The Envision is more so, however, in both its pricing that starts at $34,065 plus freight and fees, which is near the bottom of the premium pack, and its standard and available feature set. As for materials quality it’s a mixed bag. Given a cursory glance the design is elegantly attractive in a traditional Buick way, with plenty of glossy woodgrain, tastefully applied metal-like brightwork, plus no shortage of both genuine and man-made leathers.
The latter isn’t an issue as it’s applied generously by most in this class. In fact, the contrast-stitched padded leatherette covering the Envision’s dash and door uppers is nicer than many rivals have on offer, but you won’t find any high-quality soft-touch synthetic surfaces below the hips, while in some cases the harder cheap stuff is chest height. The glove box lid is subgrade plastic too, which is just another misfire in meeting expectations when comparing it to most premium competitors, even those that cost less. In fact, plenty of non-premium brands do a better job of this. Likewise, parts of the upper door panels and all of their lower halves are hard shell plastic, but not finishing doors off as well as BMW is forgivable as it’s not unusual in this class.
On the contrary, some particularly nice soft-touch synthetic trim is fitted above and below the contrast colored door inserts and armrests, while Buick even went so far as to wrap the outer portions of the center stack and lower console in padded leatherette. Like I said, it’s a mixed bag of premium and mainstream quality, but unfortunately it comes across as if it were an entry-level brand trying to imitate luxury, not a top-tier player pushing down market.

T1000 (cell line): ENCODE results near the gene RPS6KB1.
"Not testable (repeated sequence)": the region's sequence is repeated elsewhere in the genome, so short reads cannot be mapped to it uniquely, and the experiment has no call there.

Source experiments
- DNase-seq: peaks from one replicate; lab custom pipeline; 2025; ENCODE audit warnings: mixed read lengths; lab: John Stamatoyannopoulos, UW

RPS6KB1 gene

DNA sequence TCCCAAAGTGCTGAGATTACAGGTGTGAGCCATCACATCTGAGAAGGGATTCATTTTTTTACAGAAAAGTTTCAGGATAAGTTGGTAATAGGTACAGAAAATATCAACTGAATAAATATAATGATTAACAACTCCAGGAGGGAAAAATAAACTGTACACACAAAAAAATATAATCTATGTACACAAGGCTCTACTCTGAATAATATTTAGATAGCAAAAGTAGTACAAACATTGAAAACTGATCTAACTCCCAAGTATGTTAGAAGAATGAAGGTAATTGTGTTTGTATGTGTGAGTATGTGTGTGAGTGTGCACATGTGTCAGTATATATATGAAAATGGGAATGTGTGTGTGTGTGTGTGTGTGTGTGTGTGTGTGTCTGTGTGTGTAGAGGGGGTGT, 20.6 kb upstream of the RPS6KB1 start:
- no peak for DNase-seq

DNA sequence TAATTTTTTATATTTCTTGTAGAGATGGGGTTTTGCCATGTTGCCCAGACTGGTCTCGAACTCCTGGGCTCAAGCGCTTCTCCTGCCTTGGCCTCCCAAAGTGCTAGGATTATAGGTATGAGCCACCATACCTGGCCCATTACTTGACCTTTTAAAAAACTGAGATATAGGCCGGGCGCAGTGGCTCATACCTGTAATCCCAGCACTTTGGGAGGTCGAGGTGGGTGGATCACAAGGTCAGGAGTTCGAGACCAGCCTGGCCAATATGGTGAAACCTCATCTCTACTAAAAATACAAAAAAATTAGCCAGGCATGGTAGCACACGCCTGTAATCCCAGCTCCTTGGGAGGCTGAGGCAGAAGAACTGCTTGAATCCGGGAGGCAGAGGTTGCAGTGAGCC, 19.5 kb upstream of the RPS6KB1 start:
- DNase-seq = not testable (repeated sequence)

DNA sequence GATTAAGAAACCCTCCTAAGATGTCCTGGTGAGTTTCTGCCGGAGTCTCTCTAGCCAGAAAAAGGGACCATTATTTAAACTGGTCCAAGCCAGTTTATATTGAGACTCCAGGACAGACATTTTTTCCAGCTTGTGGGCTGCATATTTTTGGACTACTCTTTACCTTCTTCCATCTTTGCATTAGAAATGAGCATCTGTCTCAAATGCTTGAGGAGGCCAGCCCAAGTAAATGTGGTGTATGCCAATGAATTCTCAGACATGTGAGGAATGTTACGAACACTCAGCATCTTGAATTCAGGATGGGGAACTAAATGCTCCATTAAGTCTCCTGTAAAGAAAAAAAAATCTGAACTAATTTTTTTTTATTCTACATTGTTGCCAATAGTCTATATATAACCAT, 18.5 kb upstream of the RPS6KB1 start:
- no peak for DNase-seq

This in mind, most rivals use genuine aluminum or hardwood inlays across the instrument panel and doors, so I was also disappointed with Buick’s choice of faux wood, despite being denser than most of the fake woodgrain it’s used in the past. Truly, I almost believed it was real, so I suppose we can give them a partial pass for looking legit while saving trees. Then again, my top-line tester’s leather upholstery was a bit low rent for the premium class, at least as far as suppleness goes. What’s more, Buick wraps the front roof pillars in fabric yet doesn’t apply this de rigueur luxury feature anywhere else, so once again the Envision doesn’t measure up to the class average.
The switchgear was pretty good, albeit no better than you’d find in a higher end Chevy, and ditto for the half-digital dash and infotainment touchscreen, although in this respect it’s more because all GM products are now doing a great job with their digital displays.
My tester was equipped in full load Premium II trim, which means it was equipped with nearly everything Buick could throw at it, except some obvious options that should’ve been added to optimize the experience. The most notable omission was any sort of sunroof, this especially odd because a powered panoramic glass roof is available as a standalone option for only $1,495. I’ve read that its inclusion can cramp second-row headroom, however, so possibly that’s why it wasn’t part of our press model’s packaging. Buick also offers a sportier looking $1,995 set of machine-finished 19-inch multi-spoke alloys with metallic gray painted pockets, while a $1,545 Driver Confidence package adds full-speed range adaptive cruise control with stop and go, a 360 Surround Vision parking camera, and autonomous emergency braking, but no such luck.